The present study comprised 176 COVID-19-positive patients from two hospitals. 43.75% (n, 77) of females were confirmed either by RT-PCR or by Rapid Antigen Test (RAT) test. The children were found to be 5 (1–12) years old and were hospitalized for 6 (3–9) days. The most common diagnostic test performed was aspartate transaminase (AST) [36.9% (n, 65)] while the least was d-dimer [8.5% (n, 15)]. As shown in Table 1, of the 176 children, 60.23% (n, 106) had a history of association with a COVID-19 case while 50% (n, 88) had a travel history. Out of our study population, 87.5% (n, 154) were symptomatic patients, 71.60% (n, 126) were admitted to the pediatric ward, and 28.4% (n, 50) were on ICU admissions.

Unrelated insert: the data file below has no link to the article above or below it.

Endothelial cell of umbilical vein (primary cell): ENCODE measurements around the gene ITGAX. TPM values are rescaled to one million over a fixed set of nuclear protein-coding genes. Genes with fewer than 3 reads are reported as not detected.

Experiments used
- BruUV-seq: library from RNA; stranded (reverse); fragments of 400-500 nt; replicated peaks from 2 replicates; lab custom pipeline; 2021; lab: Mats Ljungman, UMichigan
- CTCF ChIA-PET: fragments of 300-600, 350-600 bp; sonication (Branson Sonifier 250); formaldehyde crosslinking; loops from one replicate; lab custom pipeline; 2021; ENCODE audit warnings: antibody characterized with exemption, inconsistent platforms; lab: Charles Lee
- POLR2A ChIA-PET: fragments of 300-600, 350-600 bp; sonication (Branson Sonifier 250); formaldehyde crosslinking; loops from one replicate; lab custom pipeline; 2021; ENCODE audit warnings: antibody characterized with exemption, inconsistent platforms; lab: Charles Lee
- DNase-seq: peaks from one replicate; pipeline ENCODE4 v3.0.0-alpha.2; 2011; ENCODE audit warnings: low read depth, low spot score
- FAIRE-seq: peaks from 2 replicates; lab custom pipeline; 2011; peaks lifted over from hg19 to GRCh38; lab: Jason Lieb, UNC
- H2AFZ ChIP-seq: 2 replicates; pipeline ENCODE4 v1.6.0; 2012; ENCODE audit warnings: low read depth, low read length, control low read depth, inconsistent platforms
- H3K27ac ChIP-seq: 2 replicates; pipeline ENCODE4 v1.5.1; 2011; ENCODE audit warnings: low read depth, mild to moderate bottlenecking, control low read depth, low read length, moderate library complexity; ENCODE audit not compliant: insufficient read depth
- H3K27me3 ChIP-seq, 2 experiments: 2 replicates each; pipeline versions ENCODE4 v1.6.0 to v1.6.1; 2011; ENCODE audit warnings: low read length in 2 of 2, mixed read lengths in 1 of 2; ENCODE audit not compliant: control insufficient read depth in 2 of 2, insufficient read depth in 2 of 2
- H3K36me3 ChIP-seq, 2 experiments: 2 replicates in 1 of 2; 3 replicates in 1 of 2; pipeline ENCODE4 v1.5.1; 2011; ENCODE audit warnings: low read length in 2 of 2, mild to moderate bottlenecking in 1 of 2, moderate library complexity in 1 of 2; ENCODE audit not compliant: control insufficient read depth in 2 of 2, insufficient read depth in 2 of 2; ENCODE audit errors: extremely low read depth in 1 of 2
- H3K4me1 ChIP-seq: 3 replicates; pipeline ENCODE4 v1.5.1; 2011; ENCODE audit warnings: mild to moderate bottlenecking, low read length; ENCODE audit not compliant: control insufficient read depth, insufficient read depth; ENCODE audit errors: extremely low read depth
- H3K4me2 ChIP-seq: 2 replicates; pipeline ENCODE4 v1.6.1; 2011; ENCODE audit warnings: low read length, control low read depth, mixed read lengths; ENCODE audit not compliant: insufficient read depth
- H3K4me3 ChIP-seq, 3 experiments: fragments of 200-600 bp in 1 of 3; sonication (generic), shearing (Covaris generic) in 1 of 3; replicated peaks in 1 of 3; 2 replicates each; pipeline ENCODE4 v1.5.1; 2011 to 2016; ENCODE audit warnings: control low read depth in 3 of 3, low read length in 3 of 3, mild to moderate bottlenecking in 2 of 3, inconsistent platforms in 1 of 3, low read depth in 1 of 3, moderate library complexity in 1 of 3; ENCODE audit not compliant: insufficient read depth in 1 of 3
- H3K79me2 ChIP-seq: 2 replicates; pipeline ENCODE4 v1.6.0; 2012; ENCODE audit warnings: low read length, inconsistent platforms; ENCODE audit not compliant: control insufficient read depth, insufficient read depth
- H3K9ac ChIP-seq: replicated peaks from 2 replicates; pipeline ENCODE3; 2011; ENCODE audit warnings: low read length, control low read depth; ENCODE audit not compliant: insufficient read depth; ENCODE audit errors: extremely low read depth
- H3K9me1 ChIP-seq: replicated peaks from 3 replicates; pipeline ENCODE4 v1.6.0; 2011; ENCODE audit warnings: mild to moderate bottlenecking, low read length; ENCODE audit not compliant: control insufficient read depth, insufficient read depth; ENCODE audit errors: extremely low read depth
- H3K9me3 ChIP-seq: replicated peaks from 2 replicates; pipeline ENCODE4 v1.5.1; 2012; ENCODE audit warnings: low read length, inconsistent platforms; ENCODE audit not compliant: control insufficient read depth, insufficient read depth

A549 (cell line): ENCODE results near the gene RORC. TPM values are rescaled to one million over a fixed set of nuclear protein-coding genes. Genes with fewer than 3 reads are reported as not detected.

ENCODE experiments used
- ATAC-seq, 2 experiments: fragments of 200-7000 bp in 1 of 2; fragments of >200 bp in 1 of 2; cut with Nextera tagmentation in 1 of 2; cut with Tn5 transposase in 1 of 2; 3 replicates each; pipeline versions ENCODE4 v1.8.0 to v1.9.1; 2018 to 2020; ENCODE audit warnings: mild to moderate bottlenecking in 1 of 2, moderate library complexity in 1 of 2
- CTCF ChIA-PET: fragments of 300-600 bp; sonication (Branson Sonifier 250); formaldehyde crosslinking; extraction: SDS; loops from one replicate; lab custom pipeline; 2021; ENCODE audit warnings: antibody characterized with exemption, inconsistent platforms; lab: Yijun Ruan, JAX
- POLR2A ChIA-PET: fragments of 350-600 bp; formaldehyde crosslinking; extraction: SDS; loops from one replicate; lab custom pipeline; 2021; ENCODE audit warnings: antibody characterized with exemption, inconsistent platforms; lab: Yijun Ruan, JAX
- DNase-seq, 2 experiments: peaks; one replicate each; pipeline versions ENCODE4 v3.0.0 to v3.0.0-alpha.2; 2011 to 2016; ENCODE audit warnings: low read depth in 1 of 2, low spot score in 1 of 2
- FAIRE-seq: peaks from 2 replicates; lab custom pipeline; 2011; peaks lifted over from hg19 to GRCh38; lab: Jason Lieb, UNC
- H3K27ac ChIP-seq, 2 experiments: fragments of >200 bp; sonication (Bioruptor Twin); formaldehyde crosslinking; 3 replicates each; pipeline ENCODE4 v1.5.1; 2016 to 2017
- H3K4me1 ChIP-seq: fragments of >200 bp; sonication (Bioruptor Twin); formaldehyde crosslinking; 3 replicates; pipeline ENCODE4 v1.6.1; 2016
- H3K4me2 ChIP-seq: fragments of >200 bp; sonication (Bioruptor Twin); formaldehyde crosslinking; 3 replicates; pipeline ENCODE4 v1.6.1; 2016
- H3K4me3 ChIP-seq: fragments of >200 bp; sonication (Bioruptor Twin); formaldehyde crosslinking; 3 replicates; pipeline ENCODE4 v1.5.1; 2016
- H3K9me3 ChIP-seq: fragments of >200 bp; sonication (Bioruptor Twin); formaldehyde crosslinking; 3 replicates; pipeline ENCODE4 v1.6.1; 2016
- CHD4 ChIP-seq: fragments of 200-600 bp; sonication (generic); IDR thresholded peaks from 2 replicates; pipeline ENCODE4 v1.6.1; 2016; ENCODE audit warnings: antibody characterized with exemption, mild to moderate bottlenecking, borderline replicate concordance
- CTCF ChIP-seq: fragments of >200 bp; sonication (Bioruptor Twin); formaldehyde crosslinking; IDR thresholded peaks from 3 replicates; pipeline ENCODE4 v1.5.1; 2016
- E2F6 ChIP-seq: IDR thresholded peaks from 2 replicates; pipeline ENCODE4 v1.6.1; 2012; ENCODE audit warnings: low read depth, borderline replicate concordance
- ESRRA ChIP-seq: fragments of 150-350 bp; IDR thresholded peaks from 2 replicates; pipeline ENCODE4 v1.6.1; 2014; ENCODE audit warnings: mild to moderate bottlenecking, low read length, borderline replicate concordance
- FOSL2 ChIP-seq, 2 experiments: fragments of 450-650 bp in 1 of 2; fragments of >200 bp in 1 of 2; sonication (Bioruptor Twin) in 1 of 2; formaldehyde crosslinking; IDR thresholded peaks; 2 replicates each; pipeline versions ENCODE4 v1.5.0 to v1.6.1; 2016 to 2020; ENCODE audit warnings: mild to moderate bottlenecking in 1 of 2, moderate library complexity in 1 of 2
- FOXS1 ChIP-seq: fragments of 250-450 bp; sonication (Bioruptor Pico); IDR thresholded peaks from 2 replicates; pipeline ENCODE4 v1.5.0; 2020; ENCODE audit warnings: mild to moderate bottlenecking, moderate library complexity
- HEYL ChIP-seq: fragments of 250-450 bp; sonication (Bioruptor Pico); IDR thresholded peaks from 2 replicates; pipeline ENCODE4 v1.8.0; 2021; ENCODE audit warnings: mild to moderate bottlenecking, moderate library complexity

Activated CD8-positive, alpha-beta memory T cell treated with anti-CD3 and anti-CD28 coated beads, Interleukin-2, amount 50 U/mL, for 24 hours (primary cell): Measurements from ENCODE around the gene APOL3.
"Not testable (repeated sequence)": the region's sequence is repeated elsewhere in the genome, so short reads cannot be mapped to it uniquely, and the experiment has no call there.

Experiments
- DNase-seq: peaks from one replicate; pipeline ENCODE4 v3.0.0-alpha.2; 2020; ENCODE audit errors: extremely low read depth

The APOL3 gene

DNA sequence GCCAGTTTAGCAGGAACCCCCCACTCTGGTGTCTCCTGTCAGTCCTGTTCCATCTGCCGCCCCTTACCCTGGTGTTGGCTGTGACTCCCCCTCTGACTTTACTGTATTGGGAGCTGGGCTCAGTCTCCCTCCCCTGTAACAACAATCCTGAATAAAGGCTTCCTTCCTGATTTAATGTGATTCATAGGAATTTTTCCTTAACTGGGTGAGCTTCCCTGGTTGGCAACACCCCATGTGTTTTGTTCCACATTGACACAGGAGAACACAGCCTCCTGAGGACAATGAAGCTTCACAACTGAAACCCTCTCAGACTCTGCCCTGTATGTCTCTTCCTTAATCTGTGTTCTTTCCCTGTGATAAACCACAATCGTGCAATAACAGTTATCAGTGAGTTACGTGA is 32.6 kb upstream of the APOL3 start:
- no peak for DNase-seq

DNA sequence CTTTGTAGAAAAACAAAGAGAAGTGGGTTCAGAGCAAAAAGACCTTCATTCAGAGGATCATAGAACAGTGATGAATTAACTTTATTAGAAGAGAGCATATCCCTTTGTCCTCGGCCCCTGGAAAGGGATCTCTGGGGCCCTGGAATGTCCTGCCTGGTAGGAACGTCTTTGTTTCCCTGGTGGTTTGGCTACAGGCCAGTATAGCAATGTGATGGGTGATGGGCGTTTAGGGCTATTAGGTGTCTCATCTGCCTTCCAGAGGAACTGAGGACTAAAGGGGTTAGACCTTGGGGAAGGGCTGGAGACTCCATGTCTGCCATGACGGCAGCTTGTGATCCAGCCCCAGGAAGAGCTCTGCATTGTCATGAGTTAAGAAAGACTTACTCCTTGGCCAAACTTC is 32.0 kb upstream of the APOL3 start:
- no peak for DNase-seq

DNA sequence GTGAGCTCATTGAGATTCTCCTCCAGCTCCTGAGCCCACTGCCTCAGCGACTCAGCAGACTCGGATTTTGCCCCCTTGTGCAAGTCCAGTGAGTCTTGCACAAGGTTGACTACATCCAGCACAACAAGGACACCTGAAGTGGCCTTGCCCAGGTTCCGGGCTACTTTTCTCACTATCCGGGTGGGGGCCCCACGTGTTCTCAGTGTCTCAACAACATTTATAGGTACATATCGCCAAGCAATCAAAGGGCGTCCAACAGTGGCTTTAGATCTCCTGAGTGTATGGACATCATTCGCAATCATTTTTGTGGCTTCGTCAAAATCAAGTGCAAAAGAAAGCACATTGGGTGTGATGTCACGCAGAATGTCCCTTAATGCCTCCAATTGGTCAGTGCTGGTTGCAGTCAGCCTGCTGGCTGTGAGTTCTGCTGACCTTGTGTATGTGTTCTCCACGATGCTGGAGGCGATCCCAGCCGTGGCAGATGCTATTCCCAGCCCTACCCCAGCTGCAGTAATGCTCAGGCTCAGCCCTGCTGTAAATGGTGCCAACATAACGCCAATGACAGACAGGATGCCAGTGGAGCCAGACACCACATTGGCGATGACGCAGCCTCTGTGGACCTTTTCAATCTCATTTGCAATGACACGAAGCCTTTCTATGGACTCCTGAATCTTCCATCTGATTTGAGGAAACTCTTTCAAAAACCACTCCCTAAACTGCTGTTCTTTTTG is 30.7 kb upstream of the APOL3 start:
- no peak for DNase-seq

COVID-19 complications and outcomes

Among 176 children, 33.53% (n, 59) children had COVID-19 complications as mentioned in Table 2. The majority of the children, i.e., 89.20% (n, 157) had improved from COVID-19 infection with only mild symptoms. Nonetheless, 2.84% (n, 5) children had expired as a result of COVID-19 and its complications, such as multiple organ failure, viral encephalitis, and RDS, whereas 5.11% (n, 9) children remained unchanged unaffected by COVID-19 symptoms during their hospital stay, and 2.84% (n, 5) children were discharged against medical advice.

Treatment pattern for COVID-19 in pediatric patients

Paracetamol [36.0% (n, 64)] was the most commonly used drug followed by Oral/iv corticosteroids [20.5% (n, 36)] (methylprednisolone, hydrocortisone, and dexamethasone) and anticoagulants [9.0% (n, 16)] (Table 3).

Direct cost burden of COVID-19 on pediatric patients